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Encyclopedia > Difaqane

Mfecane (isiZulu), also known as the Difaqane or Lifaqane (Sesotho), is an African expression used about chaos and disturbances. It probably means something like "the Crushing", and originates from the events leading to the rise to power of chief Shaka. This Zulu chief conquered the Nguni peoples between the Tugela and Pongola rivers in the beginning of the 19th century, and created a militaristic kingdom.

There are varying theories on the origins of this catastrophic, bloody migration of many different tribes in the area. Populations had increased greatly in Zululand. The introduction of corn from the Americas through the Portuguese in Mozambique was a factor. Corn produced more food than indigenous grasses on the same land, and thus could sustain the larger population, at the price of greater water usage. It also allowed Shaka to raise a standing army, growing crops not being a part of their duties.

By the end of the 1700s much of the arable land was now occupied. Declining rainfall, and ten-year drought in the early 1800s meant that a battle for land and water resources began in earnest. Battles between Dingiswayo of the Mthethwa clan in the south near the Tugela River and Zwide of the Ndwandwe from the north near the Pongola River probably marked the start of what became the Mfecane. After the Mthethwa were beaten by Zwide, and Dingiswayo killed, the power vacuum was filled by the Zulus, under the ambitious leadership of Shaka. Shaka conquered smaller clans in the area, and the Battle of Gqokli Hill marked the start of his conquest of the Ndwandwe.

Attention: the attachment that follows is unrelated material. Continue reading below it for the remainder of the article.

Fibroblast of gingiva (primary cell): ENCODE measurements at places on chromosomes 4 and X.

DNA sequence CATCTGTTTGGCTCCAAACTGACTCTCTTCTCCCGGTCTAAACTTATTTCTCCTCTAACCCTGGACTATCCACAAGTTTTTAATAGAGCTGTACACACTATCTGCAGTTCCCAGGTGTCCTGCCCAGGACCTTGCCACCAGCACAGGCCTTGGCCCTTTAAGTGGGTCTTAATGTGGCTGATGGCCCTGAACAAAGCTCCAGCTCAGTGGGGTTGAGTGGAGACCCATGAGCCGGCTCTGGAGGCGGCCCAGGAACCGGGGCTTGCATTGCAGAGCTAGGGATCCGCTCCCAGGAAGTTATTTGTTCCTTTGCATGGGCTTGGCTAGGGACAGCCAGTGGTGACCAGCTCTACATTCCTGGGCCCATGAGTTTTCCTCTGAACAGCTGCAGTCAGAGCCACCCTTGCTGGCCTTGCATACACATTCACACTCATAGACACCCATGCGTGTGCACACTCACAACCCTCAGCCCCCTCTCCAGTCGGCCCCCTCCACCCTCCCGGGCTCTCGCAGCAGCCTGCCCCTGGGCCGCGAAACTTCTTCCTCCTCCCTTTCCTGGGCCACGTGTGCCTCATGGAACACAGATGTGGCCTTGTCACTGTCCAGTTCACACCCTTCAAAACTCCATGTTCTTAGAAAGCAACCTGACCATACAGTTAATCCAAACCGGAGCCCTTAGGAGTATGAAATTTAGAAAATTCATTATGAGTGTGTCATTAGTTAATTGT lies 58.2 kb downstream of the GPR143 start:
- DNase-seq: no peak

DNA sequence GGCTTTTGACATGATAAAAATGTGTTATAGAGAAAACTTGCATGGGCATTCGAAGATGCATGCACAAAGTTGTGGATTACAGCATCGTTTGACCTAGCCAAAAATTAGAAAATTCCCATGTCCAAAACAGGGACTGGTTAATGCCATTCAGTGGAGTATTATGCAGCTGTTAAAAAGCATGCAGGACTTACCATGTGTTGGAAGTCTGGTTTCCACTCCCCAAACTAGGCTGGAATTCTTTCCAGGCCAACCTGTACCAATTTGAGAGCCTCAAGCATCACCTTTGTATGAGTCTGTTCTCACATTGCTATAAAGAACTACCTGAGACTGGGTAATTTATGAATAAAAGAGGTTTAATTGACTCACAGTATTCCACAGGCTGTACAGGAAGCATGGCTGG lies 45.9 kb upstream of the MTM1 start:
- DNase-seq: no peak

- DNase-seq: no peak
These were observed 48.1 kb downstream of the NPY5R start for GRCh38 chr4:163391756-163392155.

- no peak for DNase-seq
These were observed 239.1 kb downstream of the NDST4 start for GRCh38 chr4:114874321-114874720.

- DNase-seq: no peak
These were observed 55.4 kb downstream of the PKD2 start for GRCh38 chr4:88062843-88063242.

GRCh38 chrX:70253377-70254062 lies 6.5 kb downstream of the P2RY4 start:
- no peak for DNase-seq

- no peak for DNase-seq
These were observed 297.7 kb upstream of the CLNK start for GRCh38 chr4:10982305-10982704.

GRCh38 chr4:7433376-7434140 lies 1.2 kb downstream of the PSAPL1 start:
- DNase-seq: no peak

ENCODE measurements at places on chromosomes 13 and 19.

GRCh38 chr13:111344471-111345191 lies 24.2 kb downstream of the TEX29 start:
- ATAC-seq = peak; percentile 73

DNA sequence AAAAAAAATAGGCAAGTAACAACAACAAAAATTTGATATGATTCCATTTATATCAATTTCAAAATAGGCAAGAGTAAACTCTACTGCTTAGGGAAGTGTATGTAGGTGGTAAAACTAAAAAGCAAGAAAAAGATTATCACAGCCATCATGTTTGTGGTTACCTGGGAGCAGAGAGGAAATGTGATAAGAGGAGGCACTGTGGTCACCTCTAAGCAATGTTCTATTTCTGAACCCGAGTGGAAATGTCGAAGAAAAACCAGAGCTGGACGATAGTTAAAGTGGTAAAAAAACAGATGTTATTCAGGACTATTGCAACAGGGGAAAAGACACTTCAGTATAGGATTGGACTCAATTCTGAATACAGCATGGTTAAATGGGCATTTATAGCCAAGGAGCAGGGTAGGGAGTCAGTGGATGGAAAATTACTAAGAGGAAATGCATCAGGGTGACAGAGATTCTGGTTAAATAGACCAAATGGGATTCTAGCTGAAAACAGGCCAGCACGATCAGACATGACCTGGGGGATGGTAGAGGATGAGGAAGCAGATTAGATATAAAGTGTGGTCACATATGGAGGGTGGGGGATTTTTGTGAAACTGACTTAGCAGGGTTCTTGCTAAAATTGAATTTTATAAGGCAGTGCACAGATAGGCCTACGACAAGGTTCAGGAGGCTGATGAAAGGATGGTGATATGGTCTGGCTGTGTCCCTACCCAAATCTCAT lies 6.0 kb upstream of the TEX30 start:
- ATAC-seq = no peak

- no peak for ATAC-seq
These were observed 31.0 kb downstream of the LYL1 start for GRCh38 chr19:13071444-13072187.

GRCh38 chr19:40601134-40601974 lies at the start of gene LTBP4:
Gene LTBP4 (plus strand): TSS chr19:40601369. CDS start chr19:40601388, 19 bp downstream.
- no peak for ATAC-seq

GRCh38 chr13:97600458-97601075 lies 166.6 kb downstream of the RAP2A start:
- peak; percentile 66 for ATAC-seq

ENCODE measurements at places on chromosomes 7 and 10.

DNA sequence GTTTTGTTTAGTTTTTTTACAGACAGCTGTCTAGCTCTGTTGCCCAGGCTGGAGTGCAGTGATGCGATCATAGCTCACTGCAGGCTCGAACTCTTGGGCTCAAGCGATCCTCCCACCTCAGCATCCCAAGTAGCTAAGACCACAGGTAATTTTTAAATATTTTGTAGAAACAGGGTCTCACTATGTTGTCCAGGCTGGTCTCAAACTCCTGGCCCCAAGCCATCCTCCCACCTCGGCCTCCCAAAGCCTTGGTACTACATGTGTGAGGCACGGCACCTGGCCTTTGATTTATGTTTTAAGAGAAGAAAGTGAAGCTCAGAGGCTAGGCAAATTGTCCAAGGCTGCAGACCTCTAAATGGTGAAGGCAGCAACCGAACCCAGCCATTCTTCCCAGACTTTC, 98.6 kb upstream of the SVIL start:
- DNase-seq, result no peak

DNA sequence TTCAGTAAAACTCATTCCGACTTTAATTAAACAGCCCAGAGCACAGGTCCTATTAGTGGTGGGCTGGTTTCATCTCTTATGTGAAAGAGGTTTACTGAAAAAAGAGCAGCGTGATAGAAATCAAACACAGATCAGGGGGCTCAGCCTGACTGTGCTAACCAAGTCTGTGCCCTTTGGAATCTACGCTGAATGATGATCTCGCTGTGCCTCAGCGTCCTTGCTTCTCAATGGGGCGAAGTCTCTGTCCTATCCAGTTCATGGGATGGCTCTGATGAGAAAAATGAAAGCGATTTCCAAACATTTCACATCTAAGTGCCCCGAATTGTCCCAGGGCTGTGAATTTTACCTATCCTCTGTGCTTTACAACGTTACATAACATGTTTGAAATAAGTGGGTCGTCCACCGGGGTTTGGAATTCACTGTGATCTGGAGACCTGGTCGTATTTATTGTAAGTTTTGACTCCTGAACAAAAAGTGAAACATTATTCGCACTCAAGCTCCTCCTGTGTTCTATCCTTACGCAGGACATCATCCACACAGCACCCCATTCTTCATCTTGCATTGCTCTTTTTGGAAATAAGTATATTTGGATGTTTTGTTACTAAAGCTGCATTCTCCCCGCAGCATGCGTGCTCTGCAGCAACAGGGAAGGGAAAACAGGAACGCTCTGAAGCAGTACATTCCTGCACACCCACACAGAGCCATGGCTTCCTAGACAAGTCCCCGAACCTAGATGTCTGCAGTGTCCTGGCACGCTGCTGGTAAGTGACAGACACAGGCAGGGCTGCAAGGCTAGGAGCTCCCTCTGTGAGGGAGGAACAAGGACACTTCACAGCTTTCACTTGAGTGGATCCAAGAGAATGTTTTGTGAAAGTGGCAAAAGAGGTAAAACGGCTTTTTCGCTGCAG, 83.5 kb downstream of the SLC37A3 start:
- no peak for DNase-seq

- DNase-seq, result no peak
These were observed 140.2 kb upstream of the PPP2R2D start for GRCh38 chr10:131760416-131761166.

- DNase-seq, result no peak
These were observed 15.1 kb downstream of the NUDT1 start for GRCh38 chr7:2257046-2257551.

Shaka assimilated conquered tribes, but usually just the women and young men. The rest were either killed or escaped. Escapees quickly learned the tactics of the Zulus, and in turn descended upon more distant clans unfamiliar with the new order.

To the east, escapees were assimilated into the Xhosa in present day Eastern Cape Province, becoming the Mfengu. They were subjected to successive waves of attack, and were pressed from the West by the British.

Moshoeshoe I of Lesotho gathered the mountain clans together, and from mountain forts and with fine diplomacy fought back against the aggressors, to eventually form the kingdom of Lesotho.

Soshangane, one of Zwide's generals, fled to Mozambique with the remainder of the Ndwandwe after their defeat by Shaka at the battle of Mhlatuze River. They oppressed the Tsonga living there, some of whom fled over the Lebombo Mountains into the Northern Transvaal.

The Ngwane people lived in present-day Swaziland, settled in the southwest, and warred periodically with the Ndwandwe. Ngwane leader Sobhuza led his people to higher elevations around 1820 to escape Zulu attacks. In this period the Ngwane became known as the Swazi, and Sobhuza established the Swazi kingdom in what is now central Swaziland.

A Zulu general Mzilikazi broke away from Shaka and established the Ndebele kingdom in the Orange Free State/Transvaal area. When white trekboers in the Great Trek moved into the area in 1837, defeats in several clashes convinced Mzilikazi to move north of the Limpopo River and establish his kingdom there, known historically as the Matabele Kingdom in Rhodesia/Zimbabwe.



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